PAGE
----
Apple filed a motion late last week to vacate a court order obtained by FBI to create a special computer code to unlock the iPhone used by San Bernardino attacker Syed Rizwan Farook. One argument in Apple's motion is that code is a form of speech — and forced code from the government amounts to compelled speech and viewpoint discrimination in violation of the Constitution.
The issue is likely to come up Tuesday at a Capitol Hill hearing. In prepared testimony, Apple counsel Bruce Sewell said giving the government a tool to unlock iPhones would weaken the security of hundreds of millions of Apple devices.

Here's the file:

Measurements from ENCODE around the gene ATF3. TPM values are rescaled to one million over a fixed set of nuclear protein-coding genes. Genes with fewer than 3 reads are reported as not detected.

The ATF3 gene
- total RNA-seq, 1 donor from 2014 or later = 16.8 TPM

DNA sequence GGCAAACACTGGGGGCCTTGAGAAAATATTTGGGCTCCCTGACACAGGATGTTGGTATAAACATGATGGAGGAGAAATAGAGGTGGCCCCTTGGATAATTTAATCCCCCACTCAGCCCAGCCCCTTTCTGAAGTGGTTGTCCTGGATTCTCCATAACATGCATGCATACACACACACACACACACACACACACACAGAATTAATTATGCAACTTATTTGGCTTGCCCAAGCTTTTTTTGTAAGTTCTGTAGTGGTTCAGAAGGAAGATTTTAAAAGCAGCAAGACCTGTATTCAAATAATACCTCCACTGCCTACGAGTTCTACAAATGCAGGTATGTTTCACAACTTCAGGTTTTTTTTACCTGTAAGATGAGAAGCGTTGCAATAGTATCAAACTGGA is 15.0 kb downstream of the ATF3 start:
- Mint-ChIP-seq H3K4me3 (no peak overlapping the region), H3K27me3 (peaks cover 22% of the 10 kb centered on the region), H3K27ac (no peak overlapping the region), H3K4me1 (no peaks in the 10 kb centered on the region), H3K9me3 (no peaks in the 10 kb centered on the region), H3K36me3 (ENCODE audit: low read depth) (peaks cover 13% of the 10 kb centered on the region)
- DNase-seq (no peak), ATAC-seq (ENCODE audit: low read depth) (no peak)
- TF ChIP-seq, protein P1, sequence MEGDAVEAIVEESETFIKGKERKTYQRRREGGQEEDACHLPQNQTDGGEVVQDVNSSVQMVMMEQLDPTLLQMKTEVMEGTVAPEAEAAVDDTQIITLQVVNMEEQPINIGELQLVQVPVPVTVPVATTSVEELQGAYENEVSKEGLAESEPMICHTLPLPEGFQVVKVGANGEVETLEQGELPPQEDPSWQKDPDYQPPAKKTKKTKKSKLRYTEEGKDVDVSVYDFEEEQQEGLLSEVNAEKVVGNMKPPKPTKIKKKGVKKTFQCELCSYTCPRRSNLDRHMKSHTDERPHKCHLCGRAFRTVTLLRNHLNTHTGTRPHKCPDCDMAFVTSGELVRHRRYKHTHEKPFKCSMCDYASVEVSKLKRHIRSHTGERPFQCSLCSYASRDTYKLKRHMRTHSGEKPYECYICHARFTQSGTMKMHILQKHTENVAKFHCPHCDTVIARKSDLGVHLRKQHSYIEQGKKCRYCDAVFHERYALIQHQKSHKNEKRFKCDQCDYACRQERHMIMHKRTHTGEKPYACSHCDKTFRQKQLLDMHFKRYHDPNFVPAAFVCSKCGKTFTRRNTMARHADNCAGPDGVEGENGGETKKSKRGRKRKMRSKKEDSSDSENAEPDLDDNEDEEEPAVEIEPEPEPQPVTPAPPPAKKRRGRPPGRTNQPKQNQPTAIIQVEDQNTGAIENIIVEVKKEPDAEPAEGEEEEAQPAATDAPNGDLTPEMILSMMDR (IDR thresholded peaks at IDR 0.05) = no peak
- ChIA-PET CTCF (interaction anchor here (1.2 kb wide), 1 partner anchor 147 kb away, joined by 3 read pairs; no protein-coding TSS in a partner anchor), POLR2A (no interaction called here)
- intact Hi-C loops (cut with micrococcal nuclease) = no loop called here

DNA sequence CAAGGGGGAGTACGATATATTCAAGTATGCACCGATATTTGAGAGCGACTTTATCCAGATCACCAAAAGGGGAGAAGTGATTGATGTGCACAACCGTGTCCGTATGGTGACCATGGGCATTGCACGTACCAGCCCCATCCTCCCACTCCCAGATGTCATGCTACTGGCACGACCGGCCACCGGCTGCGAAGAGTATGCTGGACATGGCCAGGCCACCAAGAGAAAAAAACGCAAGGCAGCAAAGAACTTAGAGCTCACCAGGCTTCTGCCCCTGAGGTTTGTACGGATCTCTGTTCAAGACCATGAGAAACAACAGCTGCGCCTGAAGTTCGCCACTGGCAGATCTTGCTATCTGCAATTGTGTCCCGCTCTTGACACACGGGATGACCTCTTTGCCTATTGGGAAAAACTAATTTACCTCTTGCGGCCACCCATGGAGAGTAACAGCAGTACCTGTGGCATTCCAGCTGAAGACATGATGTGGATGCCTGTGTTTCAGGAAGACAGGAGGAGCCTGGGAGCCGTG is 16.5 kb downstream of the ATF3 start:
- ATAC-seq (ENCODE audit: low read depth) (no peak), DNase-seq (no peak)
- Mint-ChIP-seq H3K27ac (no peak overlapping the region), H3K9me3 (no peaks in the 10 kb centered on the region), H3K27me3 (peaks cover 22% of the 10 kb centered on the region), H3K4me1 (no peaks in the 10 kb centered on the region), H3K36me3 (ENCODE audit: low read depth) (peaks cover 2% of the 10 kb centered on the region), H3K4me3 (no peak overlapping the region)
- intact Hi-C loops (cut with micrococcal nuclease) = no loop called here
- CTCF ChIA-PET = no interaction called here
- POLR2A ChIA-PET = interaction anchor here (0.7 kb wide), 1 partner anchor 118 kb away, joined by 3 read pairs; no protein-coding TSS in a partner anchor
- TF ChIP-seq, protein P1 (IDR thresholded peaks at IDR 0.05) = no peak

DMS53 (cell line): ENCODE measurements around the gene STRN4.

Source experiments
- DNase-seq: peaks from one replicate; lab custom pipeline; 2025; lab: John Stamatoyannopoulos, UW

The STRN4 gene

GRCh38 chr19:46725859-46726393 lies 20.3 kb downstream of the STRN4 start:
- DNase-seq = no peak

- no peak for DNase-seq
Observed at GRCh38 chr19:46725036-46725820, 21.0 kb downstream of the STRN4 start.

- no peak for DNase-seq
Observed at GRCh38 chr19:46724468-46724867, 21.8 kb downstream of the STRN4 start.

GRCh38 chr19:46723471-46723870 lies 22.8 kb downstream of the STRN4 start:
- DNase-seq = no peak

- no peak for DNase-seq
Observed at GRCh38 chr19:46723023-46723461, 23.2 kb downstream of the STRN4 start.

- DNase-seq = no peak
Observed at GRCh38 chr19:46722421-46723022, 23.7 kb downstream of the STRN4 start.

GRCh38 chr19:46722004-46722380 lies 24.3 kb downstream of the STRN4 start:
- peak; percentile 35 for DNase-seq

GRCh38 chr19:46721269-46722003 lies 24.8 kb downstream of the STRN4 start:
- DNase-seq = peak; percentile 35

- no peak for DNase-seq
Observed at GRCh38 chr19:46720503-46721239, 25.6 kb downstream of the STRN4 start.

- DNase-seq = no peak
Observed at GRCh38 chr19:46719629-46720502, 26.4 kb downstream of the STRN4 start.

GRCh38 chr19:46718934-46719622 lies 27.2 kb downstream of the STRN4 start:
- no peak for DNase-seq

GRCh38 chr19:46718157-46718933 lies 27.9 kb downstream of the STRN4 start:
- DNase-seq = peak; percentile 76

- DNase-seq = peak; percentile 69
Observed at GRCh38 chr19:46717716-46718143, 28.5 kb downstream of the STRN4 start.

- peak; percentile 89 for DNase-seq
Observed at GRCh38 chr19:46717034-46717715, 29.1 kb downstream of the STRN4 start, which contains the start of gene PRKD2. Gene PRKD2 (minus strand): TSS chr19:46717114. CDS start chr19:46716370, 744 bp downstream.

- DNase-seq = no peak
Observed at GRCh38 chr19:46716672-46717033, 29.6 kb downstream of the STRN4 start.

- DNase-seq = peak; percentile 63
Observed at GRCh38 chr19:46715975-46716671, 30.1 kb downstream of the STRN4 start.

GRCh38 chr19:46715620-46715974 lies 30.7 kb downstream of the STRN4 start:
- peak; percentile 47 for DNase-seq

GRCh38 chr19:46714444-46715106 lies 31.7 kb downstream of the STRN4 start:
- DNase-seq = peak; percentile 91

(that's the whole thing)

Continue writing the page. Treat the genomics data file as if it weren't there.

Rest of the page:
While lower courts have ruled that computer coding is speech, Apple's argument enters thornier legal territory, experts said.